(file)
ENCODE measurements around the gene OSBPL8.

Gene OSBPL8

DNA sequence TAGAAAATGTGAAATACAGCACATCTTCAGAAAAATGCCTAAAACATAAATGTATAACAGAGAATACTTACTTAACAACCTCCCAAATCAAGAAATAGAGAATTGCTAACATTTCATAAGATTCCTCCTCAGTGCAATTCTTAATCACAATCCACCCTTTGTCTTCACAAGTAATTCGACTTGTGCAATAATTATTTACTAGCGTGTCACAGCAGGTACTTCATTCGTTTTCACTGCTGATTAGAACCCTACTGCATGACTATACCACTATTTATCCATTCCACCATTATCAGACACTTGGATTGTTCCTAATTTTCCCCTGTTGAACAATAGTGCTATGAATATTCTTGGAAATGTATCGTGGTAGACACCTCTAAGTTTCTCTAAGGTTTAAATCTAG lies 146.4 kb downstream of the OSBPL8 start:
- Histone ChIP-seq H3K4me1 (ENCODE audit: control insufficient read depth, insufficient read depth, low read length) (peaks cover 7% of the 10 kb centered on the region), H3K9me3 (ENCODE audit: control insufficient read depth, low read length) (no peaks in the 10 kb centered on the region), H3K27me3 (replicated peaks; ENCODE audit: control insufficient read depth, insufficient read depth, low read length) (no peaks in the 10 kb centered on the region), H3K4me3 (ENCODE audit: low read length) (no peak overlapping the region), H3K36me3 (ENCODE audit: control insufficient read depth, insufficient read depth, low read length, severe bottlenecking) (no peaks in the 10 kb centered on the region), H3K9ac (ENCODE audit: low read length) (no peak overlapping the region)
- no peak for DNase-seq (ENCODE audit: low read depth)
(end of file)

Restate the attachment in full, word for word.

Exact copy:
ENCODE measurements around the gene OSBPL8.

Gene OSBPL8

DNA sequence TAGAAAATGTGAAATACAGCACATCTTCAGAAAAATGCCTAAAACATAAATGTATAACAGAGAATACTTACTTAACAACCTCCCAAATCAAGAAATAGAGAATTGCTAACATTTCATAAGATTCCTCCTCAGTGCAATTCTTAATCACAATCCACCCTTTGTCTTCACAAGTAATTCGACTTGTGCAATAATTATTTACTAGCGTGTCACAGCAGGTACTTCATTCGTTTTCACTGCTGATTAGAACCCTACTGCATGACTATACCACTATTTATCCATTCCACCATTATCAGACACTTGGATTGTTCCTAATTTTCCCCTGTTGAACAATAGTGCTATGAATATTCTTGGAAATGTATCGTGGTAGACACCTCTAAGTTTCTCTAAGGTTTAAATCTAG lies 146.4 kb downstream of the OSBPL8 start:
- Histone ChIP-seq H3K4me1 (ENCODE audit: control insufficient read depth, insufficient read depth, low read length) (peaks cover 7% of the 10 kb centered on the region), H3K9me3 (ENCODE audit: control insufficient read depth, low read length) (no peaks in the 10 kb centered on the region), H3K27me3 (replicated peaks; ENCODE audit: control insufficient read depth, insufficient read depth, low read length) (no peaks in the 10 kb centered on the region), H3K4me3 (ENCODE audit: low read length) (no peak overlapping the region), H3K36me3 (ENCODE audit: control insufficient read depth, insufficient read depth, low read length, severe bottlenecking) (no peaks in the 10 kb centered on the region), H3K9ac (ENCODE audit: low read length) (no peak overlapping the region)
- no peak for DNase-seq (ENCODE audit: low read depth)